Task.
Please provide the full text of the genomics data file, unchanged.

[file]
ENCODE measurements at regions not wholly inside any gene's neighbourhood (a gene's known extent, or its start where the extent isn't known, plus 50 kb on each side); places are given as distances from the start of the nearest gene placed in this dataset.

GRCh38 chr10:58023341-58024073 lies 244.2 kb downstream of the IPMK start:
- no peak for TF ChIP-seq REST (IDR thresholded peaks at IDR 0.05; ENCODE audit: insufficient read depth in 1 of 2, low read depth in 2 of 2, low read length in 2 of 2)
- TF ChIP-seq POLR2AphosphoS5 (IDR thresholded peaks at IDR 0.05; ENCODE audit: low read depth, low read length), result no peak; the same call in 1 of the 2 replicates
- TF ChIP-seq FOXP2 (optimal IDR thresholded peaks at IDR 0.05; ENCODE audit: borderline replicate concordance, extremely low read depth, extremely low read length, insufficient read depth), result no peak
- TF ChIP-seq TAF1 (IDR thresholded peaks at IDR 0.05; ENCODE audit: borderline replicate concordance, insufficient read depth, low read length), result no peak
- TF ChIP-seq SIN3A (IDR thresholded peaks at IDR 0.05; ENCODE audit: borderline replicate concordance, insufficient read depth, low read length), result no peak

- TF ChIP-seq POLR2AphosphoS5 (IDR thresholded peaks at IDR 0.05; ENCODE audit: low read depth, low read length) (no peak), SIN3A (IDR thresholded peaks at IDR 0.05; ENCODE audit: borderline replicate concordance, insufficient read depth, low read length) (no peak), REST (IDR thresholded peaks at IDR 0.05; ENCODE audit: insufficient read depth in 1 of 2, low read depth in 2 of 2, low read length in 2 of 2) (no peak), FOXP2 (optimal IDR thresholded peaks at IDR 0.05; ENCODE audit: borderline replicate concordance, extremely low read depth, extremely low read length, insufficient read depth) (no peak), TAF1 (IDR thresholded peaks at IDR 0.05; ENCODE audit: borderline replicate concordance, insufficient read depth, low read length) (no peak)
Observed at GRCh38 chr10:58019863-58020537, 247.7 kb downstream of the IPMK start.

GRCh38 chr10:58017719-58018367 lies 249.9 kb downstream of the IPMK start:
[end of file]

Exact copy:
ENCODE measurements at regions not wholly inside any gene's neighbourhood (a gene's known extent, or its start where the extent isn't known, plus 50 kb on each side); places are given as distances from the start of the nearest gene placed in this dataset.

GRCh38 chr10:58023341-58024073 lies 244.2 kb downstream of the IPMK start:
- no peak for TF ChIP-seq REST (IDR thresholded peaks at IDR 0.05; ENCODE audit: insufficient read depth in 1 of 2, low read depth in 2 of 2, low read length in 2 of 2)
- TF ChIP-seq POLR2AphosphoS5 (IDR thresholded peaks at IDR 0.05; ENCODE audit: low read depth, low read length), result no peak; the same call in 1 of the 2 replicates
- TF ChIP-seq FOXP2 (optimal IDR thresholded peaks at IDR 0.05; ENCODE audit: borderline replicate concordance, extremely low read depth, extremely low read length, insufficient read depth), result no peak
- TF ChIP-seq TAF1 (IDR thresholded peaks at IDR 0.05; ENCODE audit: borderline replicate concordance, insufficient read depth, low read length), result no peak
- TF ChIP-seq SIN3A (IDR thresholded peaks at IDR 0.05; ENCODE audit: borderline replicate concordance, insufficient read depth, low read length), result no peak

- TF ChIP-seq POLR2AphosphoS5 (IDR thresholded peaks at IDR 0.05; ENCODE audit: low read depth, low read length) (no peak), SIN3A (IDR thresholded peaks at IDR 0.05; ENCODE audit: borderline replicate concordance, insufficient read depth, low read length) (no peak), REST (IDR thresholded peaks at IDR 0.05; ENCODE audit: insufficient read depth in 1 of 2, low read depth in 2 of 2, low read length in 2 of 2) (no peak), FOXP2 (optimal IDR thresholded peaks at IDR 0.05; ENCODE audit: borderline replicate concordance, extremely low read depth, extremely low read length, insufficient read depth) (no peak), TAF1 (IDR thresholded peaks at IDR 0.05; ENCODE audit: borderline replicate concordance, insufficient read depth, low read length) (no peak)
Observed at GRCh38 chr10:58019863-58020537, 247.7 kb downstream of the IPMK start.

GRCh38 chr10:58017719-58018367 lies 249.9 kb downstream of the IPMK start: